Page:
Poor quality content. Biased news analysis. The increasing ubiquity of fake or misleading news stories and headlines. These were some of the themes present at a recent talk given by Bruce Barton, editor-in-chief of the Los Altos Town Crier, a local newspaper. The conversation was not, however, entirely without hope because the salient point was that “Good journalism hasn’t changed,” according to Bruce.
Most television news outlets simply distill and relay information reported by print media, typically the New York Times, Wall St. Journal or Washington Post. These media companies focus almost exclusively, however, on big picture issues, typically far removed from individuals’ every-day lives. The headline news of the day typically addresses the latest update on congressional legislation, the comings and goings of political and media bigwigs or uncovering abuses of power at the highest levels. While these are certainly important in holding the powerful to account, many readers have little to no personal investment in the story.
This is why there remains– and likely will always remain– a role for independent local journalism. Unfortunately, many local papers like fill their pages mostly with grabby national news headlines because the decline of ad revenue has made them cut back on journalistic enterprises. This leaves an information gap around local issues that often impact peoples’ lives more directly than the far-off goings on of society’s elites. Headlines in recent South Bay news include “Lockheed Employees Inspire children to consider STEM careers” and “May Day Rallies and Protests Planned Around Bay Area.” Local awareness of events like these is certainly more relevant to individuals’ lives than the homogenized national news organizations that dominate popular consciousness.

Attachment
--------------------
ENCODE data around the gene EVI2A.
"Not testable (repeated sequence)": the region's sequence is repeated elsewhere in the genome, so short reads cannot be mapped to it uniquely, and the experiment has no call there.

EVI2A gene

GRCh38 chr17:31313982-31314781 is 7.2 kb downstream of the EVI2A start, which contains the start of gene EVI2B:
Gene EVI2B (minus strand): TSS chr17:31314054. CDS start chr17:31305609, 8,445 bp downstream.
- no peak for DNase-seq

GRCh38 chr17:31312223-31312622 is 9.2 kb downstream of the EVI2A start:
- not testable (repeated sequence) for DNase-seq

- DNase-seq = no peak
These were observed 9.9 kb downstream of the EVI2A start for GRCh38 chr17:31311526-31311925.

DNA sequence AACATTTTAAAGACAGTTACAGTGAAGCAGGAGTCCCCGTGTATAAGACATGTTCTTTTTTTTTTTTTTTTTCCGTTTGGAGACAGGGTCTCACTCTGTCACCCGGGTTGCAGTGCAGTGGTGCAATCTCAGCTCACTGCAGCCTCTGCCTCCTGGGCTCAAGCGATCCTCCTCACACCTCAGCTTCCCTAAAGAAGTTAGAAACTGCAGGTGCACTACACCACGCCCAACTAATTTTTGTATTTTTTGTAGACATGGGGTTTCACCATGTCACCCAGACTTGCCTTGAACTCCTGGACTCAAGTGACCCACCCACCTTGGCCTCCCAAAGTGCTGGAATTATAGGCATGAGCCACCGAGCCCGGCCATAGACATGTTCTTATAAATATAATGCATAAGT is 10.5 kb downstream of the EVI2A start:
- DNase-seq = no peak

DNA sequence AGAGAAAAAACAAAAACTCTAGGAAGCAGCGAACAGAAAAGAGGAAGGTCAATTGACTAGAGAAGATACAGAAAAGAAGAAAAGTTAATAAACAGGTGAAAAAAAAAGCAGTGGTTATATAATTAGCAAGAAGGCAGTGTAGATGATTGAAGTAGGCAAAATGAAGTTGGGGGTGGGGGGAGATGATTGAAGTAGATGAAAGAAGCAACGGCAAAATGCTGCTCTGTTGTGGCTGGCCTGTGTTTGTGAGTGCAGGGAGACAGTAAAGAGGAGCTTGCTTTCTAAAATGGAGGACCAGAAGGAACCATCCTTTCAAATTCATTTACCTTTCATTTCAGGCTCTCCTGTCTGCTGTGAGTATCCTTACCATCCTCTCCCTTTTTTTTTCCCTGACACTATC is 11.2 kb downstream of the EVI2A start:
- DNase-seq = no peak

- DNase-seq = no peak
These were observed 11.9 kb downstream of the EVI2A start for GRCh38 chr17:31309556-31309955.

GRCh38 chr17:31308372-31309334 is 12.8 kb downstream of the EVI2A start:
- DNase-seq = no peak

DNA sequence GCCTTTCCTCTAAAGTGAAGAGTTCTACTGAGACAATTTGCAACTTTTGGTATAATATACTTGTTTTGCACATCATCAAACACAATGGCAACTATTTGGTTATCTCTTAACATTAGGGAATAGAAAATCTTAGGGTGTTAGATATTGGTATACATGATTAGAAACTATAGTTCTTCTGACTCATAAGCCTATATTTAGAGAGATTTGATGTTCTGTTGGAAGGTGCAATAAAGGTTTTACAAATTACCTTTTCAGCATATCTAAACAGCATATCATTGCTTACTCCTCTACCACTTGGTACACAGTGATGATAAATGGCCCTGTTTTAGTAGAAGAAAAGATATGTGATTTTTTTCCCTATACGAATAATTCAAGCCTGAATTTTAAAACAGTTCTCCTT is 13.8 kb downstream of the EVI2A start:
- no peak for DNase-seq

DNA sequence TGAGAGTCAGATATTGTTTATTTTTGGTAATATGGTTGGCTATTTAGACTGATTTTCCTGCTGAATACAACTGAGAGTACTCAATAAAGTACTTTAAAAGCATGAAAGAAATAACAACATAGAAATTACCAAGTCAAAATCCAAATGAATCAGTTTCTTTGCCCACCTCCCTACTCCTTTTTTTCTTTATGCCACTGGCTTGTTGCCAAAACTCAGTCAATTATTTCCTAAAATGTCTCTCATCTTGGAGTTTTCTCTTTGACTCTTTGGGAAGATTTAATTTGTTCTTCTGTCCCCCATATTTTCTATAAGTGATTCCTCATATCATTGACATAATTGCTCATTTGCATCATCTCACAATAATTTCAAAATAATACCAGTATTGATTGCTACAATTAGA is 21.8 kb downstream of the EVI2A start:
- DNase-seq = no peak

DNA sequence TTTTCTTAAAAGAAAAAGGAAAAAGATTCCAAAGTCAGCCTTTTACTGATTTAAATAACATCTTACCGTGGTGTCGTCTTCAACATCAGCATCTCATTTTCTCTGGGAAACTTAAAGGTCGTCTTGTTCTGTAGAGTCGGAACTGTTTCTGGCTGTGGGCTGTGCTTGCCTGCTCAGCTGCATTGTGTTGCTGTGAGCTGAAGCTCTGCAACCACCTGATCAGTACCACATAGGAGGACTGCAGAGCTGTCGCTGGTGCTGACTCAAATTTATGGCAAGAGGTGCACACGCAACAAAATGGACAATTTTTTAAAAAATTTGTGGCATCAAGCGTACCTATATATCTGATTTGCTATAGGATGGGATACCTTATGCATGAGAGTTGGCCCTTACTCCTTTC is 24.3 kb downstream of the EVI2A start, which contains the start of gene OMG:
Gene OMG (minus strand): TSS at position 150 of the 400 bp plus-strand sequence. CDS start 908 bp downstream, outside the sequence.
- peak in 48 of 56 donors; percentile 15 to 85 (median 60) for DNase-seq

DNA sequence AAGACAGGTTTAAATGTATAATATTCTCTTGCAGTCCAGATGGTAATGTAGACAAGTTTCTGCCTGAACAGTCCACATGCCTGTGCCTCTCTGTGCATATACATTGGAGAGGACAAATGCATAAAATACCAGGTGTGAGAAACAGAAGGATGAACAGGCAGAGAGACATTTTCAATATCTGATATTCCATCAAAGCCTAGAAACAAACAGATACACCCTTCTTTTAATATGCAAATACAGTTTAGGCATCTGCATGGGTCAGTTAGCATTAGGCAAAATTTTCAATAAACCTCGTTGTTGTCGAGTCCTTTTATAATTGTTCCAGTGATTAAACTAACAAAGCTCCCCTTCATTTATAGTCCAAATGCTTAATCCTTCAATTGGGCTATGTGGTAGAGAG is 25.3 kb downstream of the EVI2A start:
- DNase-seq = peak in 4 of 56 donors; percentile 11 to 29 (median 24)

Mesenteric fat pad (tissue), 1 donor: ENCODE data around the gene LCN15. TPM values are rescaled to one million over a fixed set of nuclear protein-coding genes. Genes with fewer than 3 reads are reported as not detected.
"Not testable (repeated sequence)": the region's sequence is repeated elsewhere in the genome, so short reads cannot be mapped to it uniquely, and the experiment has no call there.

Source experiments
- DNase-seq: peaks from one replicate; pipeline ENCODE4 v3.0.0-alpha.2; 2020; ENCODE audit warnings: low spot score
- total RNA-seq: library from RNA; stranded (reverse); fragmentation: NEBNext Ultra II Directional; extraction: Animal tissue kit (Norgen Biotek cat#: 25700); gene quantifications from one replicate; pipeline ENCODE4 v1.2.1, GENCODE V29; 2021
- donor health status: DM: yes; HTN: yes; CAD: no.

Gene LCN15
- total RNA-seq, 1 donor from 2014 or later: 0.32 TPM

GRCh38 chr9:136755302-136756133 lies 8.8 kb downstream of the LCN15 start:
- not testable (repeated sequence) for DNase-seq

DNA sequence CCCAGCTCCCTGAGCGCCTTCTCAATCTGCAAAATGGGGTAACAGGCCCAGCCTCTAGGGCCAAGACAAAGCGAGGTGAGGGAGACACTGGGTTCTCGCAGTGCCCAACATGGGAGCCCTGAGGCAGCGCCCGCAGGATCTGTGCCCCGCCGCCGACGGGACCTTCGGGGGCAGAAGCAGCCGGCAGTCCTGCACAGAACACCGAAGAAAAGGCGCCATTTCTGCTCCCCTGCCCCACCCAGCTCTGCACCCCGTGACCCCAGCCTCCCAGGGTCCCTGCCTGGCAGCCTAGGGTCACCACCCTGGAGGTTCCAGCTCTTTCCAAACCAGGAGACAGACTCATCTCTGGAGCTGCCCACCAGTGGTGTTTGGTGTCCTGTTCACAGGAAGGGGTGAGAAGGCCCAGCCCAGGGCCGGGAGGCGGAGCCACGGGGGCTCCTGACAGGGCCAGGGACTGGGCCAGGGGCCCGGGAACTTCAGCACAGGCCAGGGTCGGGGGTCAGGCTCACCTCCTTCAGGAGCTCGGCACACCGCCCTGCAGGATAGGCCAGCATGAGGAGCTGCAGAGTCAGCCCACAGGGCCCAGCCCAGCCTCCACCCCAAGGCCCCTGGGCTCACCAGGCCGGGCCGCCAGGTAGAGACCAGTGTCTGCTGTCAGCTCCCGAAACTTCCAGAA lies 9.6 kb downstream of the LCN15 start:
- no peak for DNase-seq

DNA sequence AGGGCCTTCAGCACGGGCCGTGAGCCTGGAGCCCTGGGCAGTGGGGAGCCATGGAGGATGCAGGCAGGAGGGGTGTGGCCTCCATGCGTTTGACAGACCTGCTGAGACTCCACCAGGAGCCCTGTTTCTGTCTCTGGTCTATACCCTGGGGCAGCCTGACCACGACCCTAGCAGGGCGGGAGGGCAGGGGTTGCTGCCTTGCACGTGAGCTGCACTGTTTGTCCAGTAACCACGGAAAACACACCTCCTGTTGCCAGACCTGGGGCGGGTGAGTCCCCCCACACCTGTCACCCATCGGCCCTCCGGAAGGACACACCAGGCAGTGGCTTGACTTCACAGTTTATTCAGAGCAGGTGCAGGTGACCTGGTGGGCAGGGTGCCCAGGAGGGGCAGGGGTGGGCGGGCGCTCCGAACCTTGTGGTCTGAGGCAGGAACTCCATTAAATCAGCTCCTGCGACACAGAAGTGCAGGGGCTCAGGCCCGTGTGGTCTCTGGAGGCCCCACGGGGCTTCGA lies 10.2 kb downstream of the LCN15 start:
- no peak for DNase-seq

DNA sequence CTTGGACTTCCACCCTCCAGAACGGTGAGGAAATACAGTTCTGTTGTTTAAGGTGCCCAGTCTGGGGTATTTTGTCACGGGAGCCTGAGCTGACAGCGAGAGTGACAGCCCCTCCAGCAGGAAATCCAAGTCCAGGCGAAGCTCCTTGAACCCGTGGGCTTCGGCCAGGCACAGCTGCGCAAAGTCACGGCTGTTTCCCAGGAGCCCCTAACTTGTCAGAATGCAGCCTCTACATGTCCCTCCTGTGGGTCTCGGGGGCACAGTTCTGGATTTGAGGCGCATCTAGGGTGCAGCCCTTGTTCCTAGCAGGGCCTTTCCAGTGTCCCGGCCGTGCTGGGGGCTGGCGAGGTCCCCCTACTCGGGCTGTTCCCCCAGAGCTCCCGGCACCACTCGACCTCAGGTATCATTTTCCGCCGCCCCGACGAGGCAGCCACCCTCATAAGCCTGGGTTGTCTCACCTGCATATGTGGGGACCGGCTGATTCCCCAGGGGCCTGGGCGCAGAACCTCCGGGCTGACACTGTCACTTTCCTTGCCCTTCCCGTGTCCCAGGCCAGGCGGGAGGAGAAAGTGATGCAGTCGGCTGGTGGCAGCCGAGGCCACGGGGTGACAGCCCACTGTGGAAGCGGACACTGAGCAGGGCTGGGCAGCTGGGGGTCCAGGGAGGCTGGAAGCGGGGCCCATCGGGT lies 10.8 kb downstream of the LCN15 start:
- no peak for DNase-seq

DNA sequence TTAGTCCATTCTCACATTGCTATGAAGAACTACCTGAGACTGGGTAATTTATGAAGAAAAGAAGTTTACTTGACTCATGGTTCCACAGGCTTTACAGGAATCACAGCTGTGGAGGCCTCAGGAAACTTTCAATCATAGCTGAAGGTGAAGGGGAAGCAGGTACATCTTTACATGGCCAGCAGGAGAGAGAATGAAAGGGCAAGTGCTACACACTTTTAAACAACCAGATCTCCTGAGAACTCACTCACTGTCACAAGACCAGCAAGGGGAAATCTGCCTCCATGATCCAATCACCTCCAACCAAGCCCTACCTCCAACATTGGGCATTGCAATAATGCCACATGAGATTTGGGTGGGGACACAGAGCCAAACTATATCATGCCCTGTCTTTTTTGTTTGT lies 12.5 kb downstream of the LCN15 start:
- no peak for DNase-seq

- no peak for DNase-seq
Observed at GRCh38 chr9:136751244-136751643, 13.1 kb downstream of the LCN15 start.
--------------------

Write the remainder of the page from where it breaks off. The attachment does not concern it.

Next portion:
The long-term decline of newspapers is a line well-worn in public discourse, but what sometimes gets overlooked is the impact on smaller, local news outlets that do much original reporting that national news stations depend upon. Taking a survey of non-national newspapers often seems like reading an endangered species list; indeed whole websites have sprung up to document the death of newspapers. As other media outlets compete for ad revenue and new media takes over the role of information distributors, newspapers’ long-term revenue prospects are bleak. Most worryingly for local newspapers is that classified ads–most small outfits’ top sources of revenue– have suffered the biggest hit. Although social media can be argued to have a positive impact by introducing more people to important social issues, the original reporting that sheds light on these issues remains the responsibility, mostly, of newspapers, particularly local news (and besides, who doesn’t want to write headlines like these).
The sorry state of local news media presents an invaluable opportunity for students: the growing gap between the need for quality investigation and the lack of financial support for such investigation makes student journalism all the more important. As many students involved on campus know, there are many stories that need and deserve broader attention. The decline of news media leaves such stories under-reported, creating a gap that passionate students can fill.
When I attend Journalism Club’s meetings, I become more hopeful due to the energy and excitement students have for journalism. Yet they also alerted me to the challenges facing students interested in pursuing their passions. Brainstorming sessions are highly fruitful and the more we talk and connect with each other, the more wonderful and insightful ideas emerge and become fleshed out. The challenge rests in bringing these ideas to fruition and giving students guidance along their paths.